Another misconception is that if a tooth doesn’t hurt, it doesn’t need treatment. Not all teeth that require a root canal are painful. In some cases, the tooth nerve may already be dead, but the infection is still present, requiring treatment.

Myth 1: Root Canals Are Extremely Painful

Truth: This is probably the most widespread myth. With the advancements in dental technology and anesthesia, a root canal is no more painful than getting a regular filling. The procedure itself is designed to alleviate pain caused by an infected or inflamed pulp, not cause more.

Myth 2: It’s Better to Just Extract the Tooth

Truth: Saving your natural tooth, if possible, is always the best option. A root canal aims to do just that. While dental implants and bridges are effective solutions for missing teeth, they can never truly replicate the feel and function of a natural tooth.

Myth 3: Root Canals Cause Illness

Truth: This myth stems from research conducted over a century ago when medicine wasn’t as advanced. There is no valid scientific evidence linking root canals to diseases elsewhere in the body. In fact, root canals eliminate bacteria from the infected root and prevent further infection.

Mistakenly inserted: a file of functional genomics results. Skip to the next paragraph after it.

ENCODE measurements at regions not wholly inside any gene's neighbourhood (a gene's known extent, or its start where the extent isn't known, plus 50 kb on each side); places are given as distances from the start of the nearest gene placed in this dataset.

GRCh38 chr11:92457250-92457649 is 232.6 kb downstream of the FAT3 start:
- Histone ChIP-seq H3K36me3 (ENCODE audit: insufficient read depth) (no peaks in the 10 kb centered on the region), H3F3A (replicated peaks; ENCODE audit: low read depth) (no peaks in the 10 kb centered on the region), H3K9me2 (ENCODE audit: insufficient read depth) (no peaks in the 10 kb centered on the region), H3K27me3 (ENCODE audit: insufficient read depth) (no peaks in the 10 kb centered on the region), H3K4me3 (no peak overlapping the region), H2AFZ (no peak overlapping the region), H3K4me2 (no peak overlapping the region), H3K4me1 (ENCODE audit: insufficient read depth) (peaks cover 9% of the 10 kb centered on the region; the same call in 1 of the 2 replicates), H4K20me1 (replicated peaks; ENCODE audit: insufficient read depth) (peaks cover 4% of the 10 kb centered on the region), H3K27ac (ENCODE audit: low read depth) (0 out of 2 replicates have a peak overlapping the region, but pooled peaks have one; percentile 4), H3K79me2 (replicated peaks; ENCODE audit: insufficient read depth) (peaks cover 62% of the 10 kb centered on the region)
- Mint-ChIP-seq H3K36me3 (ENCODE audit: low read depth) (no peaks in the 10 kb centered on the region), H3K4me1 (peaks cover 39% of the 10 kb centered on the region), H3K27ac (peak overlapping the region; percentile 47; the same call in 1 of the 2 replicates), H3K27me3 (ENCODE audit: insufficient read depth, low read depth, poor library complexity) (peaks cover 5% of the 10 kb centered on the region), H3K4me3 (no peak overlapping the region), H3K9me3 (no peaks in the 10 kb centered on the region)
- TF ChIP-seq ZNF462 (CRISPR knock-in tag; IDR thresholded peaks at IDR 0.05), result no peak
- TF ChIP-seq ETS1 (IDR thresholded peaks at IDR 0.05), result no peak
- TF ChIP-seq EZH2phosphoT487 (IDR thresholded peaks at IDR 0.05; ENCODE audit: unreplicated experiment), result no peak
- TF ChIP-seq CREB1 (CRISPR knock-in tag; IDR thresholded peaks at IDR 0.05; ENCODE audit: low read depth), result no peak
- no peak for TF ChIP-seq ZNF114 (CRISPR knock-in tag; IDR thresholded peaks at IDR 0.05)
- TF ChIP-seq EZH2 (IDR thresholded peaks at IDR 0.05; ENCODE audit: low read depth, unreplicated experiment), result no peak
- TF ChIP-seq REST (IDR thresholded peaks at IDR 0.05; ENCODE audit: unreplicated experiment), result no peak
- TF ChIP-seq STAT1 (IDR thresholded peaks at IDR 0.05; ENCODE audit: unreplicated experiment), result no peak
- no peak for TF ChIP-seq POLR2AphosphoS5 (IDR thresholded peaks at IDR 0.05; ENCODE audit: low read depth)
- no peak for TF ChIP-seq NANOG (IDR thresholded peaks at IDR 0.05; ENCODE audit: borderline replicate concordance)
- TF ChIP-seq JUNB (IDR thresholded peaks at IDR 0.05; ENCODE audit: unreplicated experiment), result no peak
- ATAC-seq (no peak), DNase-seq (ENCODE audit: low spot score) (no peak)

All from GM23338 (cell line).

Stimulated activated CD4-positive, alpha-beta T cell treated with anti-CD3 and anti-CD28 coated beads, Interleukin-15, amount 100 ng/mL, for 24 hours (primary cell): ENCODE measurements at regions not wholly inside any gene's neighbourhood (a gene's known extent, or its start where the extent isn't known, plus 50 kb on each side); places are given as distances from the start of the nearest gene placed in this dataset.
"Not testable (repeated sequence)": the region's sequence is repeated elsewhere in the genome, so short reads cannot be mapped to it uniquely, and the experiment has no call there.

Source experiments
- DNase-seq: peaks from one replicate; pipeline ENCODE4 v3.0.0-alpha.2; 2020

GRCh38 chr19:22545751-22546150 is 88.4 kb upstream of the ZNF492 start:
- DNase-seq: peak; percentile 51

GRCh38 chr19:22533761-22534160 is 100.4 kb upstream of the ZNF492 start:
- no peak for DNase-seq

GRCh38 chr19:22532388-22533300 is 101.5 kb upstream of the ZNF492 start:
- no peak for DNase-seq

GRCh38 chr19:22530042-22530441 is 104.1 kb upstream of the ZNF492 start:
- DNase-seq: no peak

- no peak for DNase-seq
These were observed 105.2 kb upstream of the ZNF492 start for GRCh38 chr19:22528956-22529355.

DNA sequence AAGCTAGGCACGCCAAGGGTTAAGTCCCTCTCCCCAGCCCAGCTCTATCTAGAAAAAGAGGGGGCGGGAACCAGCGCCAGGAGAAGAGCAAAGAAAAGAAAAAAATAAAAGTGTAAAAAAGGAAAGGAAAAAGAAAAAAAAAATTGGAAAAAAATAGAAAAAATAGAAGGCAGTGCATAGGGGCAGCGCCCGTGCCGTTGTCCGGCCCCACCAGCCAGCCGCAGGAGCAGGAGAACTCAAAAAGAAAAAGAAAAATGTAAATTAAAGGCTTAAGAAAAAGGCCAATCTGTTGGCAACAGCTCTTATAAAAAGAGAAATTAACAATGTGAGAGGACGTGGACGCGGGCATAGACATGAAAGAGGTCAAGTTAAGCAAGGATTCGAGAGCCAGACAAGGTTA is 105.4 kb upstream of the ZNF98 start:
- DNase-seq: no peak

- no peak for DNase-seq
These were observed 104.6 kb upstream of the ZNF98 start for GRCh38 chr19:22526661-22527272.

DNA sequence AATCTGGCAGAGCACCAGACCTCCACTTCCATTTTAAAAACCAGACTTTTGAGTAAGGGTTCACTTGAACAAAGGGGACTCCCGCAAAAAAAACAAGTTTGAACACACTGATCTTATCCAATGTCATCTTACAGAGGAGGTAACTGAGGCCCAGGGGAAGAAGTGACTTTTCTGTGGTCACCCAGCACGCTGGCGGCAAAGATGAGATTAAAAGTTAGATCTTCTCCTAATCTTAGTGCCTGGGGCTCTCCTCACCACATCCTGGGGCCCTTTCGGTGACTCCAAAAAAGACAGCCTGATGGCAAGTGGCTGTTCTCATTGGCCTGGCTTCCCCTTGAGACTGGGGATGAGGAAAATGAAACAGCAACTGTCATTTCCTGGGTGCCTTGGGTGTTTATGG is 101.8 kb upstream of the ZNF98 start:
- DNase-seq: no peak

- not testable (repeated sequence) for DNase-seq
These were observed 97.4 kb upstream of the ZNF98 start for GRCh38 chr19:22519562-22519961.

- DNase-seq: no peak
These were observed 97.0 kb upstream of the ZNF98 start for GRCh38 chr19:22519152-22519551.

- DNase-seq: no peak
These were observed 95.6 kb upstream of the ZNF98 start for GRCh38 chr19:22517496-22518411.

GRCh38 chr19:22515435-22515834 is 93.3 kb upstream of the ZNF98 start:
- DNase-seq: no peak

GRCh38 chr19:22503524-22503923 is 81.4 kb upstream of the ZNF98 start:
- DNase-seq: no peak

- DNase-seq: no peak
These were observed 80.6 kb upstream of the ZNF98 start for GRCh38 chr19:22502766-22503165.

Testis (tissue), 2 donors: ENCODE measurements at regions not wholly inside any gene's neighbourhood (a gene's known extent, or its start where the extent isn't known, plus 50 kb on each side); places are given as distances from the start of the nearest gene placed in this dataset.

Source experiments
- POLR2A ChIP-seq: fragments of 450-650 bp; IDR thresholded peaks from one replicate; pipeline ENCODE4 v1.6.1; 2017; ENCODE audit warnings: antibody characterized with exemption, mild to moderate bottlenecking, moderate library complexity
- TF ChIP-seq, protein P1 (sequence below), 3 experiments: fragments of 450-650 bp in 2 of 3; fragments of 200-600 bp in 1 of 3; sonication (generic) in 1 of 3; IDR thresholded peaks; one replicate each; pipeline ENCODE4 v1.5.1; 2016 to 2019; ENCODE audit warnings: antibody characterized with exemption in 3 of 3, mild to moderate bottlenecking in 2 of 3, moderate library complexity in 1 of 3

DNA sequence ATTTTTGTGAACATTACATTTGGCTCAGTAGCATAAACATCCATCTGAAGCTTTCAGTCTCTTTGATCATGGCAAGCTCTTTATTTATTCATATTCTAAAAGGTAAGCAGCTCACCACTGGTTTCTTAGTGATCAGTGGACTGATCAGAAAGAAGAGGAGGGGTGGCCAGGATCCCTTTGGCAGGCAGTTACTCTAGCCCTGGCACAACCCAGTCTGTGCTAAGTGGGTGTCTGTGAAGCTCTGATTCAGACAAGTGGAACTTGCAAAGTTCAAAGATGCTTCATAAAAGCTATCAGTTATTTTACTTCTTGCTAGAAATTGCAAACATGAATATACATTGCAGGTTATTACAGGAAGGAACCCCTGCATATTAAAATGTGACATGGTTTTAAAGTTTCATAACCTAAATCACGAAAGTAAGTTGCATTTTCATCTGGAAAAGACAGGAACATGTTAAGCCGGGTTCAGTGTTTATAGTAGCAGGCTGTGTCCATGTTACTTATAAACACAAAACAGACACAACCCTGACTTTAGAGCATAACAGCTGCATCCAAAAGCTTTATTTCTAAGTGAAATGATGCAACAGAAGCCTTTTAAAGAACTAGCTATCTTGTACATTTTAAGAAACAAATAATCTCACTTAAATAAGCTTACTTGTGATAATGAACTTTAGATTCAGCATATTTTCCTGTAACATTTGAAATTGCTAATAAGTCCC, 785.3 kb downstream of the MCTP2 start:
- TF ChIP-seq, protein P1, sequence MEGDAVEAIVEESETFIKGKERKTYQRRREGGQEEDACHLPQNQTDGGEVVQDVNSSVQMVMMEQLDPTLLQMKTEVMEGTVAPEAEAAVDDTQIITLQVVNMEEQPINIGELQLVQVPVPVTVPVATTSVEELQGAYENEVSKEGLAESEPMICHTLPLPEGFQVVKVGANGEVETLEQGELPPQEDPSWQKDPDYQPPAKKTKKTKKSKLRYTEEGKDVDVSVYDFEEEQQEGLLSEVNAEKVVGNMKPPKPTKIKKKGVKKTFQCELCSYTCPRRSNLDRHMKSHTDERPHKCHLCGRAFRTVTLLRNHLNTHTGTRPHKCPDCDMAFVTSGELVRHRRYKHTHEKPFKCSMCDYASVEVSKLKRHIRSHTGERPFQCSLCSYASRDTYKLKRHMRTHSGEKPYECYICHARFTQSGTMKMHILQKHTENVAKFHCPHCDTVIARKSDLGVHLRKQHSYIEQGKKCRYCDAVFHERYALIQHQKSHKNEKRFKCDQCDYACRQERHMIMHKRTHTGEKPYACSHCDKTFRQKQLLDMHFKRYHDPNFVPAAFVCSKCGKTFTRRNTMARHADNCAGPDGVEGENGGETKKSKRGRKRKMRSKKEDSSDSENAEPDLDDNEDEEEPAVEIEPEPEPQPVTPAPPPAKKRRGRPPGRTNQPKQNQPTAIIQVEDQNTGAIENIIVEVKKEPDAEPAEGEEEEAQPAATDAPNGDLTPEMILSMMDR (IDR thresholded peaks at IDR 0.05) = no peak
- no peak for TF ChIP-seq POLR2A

Myth 4: Root Canals Require Many Visits to The Dentist

Truth: Most root canals can be completed in one or two appointments. The number of visits depends on the complexity of the tooth’s structure and the extent of the infection.

Myth 5: Root Canaled Teeth Don’t Last Long

Truth: With proper care and a crown or filling to protect the tooth, a tooth that has undergone a root canal can last a lifetime.

Myth 6: Root Canals Are Only Needed When There’s Pain

Truth: Not all teeth that require a root canal are painful. Sometimes, the tooth nerve may already be dead due to infection, but the procedure is still necessary to prevent further complications.

Myth 7: Pregnant Women Can’t Have Root Canals

Truth: Root canals can be safely performed during pregnancy. However, your dentist might recommend postponing any non-urgent dental work until after the first trimester as a precaution.

Myth 8: The Benefits of Root Canals are Temporary

Truth: The relief from pain and the saving of your natural tooth are permanent benefits of a root canal. With proper oral hygiene and regular dental check-ups, the treated tooth can remain trouble-free for the rest of your life.


In summary, a root canal is a procedure designed to save a damaged or infected tooth. With the modern techniques available today, it’s a straightforward, painless process that can offer long-lasting results and prevent further dental complications.

Before we conclude, we’d like to give a special mention to Mirilis DDS. If you’re looking for a dental service that combines expertise with compassion, consider getting your next root canal or any other dental service at Mirilis DDS. Their team of professionals is dedicated to ensuring every patient receives top-notch care in a comfortable and supportive environment.